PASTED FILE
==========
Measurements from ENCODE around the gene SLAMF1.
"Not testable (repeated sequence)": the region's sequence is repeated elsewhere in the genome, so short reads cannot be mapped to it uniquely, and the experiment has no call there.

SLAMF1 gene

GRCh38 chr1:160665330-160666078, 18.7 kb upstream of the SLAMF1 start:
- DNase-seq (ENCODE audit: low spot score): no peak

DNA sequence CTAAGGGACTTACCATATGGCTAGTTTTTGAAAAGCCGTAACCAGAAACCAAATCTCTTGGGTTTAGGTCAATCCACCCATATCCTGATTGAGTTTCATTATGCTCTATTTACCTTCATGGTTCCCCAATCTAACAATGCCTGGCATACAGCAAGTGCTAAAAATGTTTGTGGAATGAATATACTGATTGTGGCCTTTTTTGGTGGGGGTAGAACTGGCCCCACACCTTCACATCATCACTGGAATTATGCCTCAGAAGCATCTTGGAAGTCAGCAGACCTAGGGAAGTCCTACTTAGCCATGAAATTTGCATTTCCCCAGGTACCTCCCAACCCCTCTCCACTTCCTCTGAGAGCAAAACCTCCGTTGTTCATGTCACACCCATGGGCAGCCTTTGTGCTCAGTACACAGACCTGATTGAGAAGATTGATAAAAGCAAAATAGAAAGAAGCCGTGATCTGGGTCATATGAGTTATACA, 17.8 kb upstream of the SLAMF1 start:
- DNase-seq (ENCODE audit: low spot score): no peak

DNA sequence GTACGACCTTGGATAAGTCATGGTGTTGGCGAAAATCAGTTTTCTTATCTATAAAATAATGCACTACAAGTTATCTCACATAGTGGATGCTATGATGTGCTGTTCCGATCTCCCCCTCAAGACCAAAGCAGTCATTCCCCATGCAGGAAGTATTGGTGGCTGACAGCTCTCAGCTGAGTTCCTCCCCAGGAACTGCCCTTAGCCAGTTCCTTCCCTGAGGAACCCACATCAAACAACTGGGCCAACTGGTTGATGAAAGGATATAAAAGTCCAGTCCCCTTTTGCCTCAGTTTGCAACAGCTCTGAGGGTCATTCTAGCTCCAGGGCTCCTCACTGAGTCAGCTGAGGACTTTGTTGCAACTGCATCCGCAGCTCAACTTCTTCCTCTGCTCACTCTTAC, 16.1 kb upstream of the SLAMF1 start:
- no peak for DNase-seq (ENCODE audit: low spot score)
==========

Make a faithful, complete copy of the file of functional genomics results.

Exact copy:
Measurements from ENCODE around the gene SLAMF1.
"Not testable (repeated sequence)": the region's sequence is repeated elsewhere in the genome, so short reads cannot be mapped to it uniquely, and the experiment has no call there.

SLAMF1 gene

GRCh38 chr1:160665330-160666078, 18.7 kb upstream of the SLAMF1 start:
- DNase-seq (ENCODE audit: low spot score): no peak

DNA sequence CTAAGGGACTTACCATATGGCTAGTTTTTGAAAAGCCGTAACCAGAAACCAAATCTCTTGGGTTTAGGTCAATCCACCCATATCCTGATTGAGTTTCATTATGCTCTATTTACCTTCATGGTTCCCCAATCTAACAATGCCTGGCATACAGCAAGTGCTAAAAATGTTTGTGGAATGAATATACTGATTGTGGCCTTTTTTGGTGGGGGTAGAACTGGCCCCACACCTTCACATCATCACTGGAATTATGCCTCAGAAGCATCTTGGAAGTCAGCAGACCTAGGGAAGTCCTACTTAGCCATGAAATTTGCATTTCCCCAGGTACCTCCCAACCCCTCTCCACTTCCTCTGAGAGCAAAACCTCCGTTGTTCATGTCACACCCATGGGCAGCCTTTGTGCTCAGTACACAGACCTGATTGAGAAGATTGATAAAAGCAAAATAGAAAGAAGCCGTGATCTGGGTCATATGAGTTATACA, 17.8 kb upstream of the SLAMF1 start:
- DNase-seq (ENCODE audit: low spot score): no peak

DNA sequence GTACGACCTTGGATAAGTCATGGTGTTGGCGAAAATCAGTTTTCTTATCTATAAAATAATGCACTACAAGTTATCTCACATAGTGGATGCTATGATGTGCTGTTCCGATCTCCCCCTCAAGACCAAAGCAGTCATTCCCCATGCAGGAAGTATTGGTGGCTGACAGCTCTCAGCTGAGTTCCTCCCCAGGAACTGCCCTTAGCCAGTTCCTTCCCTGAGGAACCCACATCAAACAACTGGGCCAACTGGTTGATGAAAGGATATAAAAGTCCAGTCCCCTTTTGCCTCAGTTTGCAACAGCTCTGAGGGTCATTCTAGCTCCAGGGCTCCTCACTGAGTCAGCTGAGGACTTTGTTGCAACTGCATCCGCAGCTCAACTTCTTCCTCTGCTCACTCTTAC, 16.1 kb upstream of the SLAMF1 start:
- no peak for DNase-seq (ENCODE audit: low spot score)